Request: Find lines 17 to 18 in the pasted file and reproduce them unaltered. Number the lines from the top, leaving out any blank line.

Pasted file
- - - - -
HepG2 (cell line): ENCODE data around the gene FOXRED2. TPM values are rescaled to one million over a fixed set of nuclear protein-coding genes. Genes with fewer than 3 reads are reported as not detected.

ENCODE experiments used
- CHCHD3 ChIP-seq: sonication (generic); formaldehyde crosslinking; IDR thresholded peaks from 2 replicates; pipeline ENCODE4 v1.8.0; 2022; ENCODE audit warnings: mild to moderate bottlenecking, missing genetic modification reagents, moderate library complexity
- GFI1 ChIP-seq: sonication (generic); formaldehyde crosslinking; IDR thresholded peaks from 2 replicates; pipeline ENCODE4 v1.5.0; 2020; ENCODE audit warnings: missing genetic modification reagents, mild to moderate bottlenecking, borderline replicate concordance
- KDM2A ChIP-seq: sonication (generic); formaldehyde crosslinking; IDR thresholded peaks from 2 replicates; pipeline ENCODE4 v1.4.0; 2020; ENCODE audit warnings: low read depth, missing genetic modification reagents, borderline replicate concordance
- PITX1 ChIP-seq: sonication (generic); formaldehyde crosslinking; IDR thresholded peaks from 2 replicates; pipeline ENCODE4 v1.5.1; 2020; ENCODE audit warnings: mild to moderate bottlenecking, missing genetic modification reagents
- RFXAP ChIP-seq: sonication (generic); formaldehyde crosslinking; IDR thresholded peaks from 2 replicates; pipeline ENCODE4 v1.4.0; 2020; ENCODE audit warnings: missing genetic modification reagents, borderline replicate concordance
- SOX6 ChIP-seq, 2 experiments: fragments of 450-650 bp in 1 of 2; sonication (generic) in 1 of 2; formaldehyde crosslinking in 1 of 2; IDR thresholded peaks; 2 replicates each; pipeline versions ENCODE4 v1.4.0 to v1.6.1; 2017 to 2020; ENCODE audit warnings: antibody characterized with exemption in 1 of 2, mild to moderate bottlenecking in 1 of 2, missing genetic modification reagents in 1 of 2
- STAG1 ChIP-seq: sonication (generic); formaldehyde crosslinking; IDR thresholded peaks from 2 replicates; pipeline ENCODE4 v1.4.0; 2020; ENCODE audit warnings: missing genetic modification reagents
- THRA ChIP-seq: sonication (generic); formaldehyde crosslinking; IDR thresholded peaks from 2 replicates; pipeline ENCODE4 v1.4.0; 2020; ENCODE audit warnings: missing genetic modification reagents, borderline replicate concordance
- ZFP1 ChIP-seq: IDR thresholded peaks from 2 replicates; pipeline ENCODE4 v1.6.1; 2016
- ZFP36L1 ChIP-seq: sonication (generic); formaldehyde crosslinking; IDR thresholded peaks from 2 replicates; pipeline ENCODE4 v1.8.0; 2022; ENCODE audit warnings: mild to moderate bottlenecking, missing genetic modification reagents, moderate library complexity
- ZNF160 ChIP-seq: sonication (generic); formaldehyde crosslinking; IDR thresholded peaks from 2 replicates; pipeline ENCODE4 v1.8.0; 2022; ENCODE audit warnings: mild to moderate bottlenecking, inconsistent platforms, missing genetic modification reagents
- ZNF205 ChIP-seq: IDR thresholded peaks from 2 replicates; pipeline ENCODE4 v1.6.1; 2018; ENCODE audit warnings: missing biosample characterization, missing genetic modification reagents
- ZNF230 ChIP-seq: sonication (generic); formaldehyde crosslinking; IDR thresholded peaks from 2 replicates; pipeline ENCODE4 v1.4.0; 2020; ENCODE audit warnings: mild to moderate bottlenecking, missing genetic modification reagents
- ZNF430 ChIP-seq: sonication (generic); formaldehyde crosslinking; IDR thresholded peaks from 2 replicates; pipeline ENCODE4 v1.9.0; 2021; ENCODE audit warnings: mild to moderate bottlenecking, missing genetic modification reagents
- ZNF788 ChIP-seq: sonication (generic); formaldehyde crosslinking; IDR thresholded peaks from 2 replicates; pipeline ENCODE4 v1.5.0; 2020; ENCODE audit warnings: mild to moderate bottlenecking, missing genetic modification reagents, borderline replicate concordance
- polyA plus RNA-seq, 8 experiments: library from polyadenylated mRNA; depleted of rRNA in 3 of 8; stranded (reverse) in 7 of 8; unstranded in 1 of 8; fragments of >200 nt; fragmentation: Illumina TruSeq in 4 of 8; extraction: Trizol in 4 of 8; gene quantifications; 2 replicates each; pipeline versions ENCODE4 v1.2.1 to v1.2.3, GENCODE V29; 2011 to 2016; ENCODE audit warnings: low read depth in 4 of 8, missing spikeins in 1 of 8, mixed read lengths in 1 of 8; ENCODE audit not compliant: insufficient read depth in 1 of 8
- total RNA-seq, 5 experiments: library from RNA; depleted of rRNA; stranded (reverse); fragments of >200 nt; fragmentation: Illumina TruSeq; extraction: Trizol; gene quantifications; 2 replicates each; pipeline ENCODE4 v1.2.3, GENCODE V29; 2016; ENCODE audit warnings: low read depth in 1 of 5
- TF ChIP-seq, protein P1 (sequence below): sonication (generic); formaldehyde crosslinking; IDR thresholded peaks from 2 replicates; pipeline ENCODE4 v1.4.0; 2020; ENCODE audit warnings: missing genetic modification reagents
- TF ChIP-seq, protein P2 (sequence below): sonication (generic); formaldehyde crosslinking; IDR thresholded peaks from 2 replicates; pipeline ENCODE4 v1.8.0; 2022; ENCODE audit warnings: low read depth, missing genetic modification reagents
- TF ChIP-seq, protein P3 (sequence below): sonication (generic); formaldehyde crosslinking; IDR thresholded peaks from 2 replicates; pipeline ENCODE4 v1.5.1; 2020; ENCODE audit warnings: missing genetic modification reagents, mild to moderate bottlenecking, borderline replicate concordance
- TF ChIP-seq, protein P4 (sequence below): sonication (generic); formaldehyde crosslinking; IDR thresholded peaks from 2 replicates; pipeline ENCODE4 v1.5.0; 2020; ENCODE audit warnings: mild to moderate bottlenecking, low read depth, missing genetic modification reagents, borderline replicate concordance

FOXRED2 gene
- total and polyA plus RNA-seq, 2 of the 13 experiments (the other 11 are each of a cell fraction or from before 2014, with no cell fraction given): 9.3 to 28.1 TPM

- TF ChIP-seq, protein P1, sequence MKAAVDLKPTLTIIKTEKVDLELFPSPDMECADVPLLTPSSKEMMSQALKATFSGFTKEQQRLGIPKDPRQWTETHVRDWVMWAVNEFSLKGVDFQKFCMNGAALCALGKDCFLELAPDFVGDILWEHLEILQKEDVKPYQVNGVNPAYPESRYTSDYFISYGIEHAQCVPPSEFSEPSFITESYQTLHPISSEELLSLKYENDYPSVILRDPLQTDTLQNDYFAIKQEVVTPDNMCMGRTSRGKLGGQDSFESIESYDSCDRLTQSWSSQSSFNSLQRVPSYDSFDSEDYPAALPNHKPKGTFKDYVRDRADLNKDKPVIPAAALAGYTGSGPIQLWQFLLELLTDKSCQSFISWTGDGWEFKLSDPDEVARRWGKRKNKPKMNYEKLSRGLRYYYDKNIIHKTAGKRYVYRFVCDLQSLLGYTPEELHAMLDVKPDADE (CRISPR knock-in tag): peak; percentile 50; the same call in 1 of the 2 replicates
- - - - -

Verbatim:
- ZNF788 ChIP-seq: sonication (generic); formaldehyde crosslinking; IDR thresholded peaks from 2 replicates; pipeline ENCODE4 v1.5.0; 2020; ENCODE audit warnings: mild to moderate bottlenecking, missing genetic modification reagents, borderline replicate concordance
- polyA plus RNA-seq, 8 experiments: library from polyadenylated mRNA; depleted of rRNA in 3 of 8; stranded (reverse) in 7 of 8; unstranded in 1 of 8; fragments of >200 nt; fragmentation: Illumina TruSeq in 4 of 8; extraction: Trizol in 4 of 8; gene quantifications; 2 replicates each; pipeline versions ENCODE4 v1.2.1 to v1.2.3, GENCODE V29; 2011 to 2016; ENCODE audit warnings: low read depth in 4 of 8, missing spikeins in 1 of 8, mixed read lengths in 1 of 8; ENCODE audit not compliant: insufficient read depth in 1 of 8